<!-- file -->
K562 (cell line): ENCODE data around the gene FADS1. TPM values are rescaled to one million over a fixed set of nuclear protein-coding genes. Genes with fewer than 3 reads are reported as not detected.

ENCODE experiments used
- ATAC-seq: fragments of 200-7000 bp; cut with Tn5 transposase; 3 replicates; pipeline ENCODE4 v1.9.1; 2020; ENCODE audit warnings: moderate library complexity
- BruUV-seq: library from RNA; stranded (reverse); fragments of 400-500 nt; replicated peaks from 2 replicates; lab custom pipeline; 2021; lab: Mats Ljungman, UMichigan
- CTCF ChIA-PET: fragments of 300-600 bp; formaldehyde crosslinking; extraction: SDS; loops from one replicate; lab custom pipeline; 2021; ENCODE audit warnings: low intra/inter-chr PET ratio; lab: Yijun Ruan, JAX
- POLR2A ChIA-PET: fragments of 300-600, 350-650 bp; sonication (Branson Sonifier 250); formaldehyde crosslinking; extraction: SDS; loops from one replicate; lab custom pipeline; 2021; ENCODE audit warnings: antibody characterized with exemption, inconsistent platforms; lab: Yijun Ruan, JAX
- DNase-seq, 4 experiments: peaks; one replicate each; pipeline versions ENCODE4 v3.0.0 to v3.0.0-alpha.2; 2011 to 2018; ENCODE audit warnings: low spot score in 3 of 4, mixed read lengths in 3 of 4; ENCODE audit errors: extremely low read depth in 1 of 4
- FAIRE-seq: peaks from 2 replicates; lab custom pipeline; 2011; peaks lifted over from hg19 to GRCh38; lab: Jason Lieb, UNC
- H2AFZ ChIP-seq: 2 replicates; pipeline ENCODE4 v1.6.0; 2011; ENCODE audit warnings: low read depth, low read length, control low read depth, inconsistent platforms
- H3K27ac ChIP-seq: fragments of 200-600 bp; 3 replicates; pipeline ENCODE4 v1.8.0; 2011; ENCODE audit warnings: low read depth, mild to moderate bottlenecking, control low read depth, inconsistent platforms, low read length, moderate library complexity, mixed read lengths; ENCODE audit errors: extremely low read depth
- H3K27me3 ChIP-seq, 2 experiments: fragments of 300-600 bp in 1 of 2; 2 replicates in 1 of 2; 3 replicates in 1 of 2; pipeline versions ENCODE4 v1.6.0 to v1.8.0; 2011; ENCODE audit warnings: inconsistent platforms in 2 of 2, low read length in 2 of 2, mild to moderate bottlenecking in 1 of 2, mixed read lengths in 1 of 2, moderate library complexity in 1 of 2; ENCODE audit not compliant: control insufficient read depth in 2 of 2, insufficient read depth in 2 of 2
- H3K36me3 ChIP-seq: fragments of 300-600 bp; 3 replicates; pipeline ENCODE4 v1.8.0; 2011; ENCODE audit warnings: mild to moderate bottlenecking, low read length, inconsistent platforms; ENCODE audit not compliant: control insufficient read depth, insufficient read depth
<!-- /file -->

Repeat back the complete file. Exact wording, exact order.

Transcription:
K562 (cell line): ENCODE data around the gene FADS1. TPM values are rescaled to one million over a fixed set of nuclear protein-coding genes. Genes with fewer than 3 reads are reported as not detected.

ENCODE experiments used
- ATAC-seq: fragments of 200-7000 bp; cut with Tn5 transposase; 3 replicates; pipeline ENCODE4 v1.9.1; 2020; ENCODE audit warnings: moderate library complexity
- BruUV-seq: library from RNA; stranded (reverse); fragments of 400-500 nt; replicated peaks from 2 replicates; lab custom pipeline; 2021; lab: Mats Ljungman, UMichigan
- CTCF ChIA-PET: fragments of 300-600 bp; formaldehyde crosslinking; extraction: SDS; loops from one replicate; lab custom pipeline; 2021; ENCODE audit warnings: low intra/inter-chr PET ratio; lab: Yijun Ruan, JAX
- POLR2A ChIA-PET: fragments of 300-600, 350-650 bp; sonication (Branson Sonifier 250); formaldehyde crosslinking; extraction: SDS; loops from one replicate; lab custom pipeline; 2021; ENCODE audit warnings: antibody characterized with exemption, inconsistent platforms; lab: Yijun Ruan, JAX
- DNase-seq, 4 experiments: peaks; one replicate each; pipeline versions ENCODE4 v3.0.0 to v3.0.0-alpha.2; 2011 to 2018; ENCODE audit warnings: low spot score in 3 of 4, mixed read lengths in 3 of 4; ENCODE audit errors: extremely low read depth in 1 of 4
- FAIRE-seq: peaks from 2 replicates; lab custom pipeline; 2011; peaks lifted over from hg19 to GRCh38; lab: Jason Lieb, UNC
- H2AFZ ChIP-seq: 2 replicates; pipeline ENCODE4 v1.6.0; 2011; ENCODE audit warnings: low read depth, low read length, control low read depth, inconsistent platforms
- H3K27ac ChIP-seq: fragments of 200-600 bp; 3 replicates; pipeline ENCODE4 v1.8.0; 2011; ENCODE audit warnings: low read depth, mild to moderate bottlenecking, control low read depth, inconsistent platforms, low read length, moderate library complexity, mixed read lengths; ENCODE audit errors: extremely low read depth
- H3K27me3 ChIP-seq, 2 experiments: fragments of 300-600 bp in 1 of 2; 2 replicates in 1 of 2; 3 replicates in 1 of 2; pipeline versions ENCODE4 v1.6.0 to v1.8.0; 2011; ENCODE audit warnings: inconsistent platforms in 2 of 2, low read length in 2 of 2, mild to moderate bottlenecking in 1 of 2, mixed read lengths in 1 of 2, moderate library complexity in 1 of 2; ENCODE audit not compliant: control insufficient read depth in 2 of 2, insufficient read depth in 2 of 2
- H3K36me3 ChIP-seq: fragments of 300-600 bp; 3 replicates; pipeline ENCODE4 v1.8.0; 2011; ENCODE audit warnings: mild to moderate bottlenecking, low read length, inconsistent platforms; ENCODE audit not compliant: control insufficient read depth, insufficient read depth